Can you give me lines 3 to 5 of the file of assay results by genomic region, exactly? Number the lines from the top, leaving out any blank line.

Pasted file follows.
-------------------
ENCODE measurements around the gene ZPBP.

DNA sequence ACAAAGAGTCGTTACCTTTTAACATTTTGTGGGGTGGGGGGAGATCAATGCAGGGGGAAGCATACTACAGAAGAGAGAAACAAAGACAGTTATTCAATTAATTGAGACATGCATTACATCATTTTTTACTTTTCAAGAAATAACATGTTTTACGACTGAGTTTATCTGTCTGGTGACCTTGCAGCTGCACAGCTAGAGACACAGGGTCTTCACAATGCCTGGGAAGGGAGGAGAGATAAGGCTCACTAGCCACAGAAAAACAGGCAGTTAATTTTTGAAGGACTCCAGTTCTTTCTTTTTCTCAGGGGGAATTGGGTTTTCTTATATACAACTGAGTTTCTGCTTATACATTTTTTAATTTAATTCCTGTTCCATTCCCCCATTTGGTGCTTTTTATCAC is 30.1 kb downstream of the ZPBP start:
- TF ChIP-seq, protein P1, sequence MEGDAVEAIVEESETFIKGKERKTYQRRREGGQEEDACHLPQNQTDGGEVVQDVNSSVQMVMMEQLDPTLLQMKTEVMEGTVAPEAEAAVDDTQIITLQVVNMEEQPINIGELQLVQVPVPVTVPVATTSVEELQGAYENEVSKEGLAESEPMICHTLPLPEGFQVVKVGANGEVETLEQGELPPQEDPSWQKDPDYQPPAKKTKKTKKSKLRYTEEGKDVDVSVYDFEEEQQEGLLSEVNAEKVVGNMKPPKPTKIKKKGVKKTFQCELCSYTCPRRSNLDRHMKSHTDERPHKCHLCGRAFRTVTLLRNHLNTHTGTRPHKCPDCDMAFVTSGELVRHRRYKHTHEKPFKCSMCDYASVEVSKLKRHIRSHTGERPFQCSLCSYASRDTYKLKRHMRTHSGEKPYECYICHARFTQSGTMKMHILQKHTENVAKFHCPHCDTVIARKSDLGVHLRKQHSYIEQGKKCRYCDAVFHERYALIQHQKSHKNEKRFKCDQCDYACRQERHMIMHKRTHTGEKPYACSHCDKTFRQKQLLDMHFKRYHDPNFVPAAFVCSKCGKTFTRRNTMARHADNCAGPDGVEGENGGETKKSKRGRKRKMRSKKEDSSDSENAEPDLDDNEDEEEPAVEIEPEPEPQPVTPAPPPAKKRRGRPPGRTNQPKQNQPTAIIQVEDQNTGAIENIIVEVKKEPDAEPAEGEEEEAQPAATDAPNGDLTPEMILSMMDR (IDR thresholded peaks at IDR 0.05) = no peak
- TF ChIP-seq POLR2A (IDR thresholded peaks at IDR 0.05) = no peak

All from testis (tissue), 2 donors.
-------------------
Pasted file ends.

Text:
- TF ChIP-seq, protein P1, sequence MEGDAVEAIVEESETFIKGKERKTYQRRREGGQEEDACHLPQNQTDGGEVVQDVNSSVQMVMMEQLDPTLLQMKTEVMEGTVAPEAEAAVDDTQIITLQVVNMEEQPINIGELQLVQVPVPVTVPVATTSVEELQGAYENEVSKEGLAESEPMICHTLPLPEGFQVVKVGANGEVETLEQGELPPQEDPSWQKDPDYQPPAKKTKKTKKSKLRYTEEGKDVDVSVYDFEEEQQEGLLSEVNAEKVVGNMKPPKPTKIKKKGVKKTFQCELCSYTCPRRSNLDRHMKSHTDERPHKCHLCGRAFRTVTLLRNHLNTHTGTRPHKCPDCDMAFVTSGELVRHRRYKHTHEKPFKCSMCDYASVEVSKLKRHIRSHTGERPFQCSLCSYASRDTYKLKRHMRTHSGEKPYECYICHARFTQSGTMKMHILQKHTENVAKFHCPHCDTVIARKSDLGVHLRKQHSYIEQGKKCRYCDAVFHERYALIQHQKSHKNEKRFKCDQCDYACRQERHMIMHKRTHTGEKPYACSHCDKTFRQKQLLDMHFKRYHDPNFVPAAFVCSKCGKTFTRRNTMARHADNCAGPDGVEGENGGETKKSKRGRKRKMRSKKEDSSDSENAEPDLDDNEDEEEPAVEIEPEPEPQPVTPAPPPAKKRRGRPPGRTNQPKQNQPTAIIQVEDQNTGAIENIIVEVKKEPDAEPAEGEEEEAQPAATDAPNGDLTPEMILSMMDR (IDR thresholded peaks at IDR 0.05) = no peak
- TF ChIP-seq POLR2A (IDR thresholded peaks at IDR 0.05) = no peak

All from testis (tissue), 2 donors.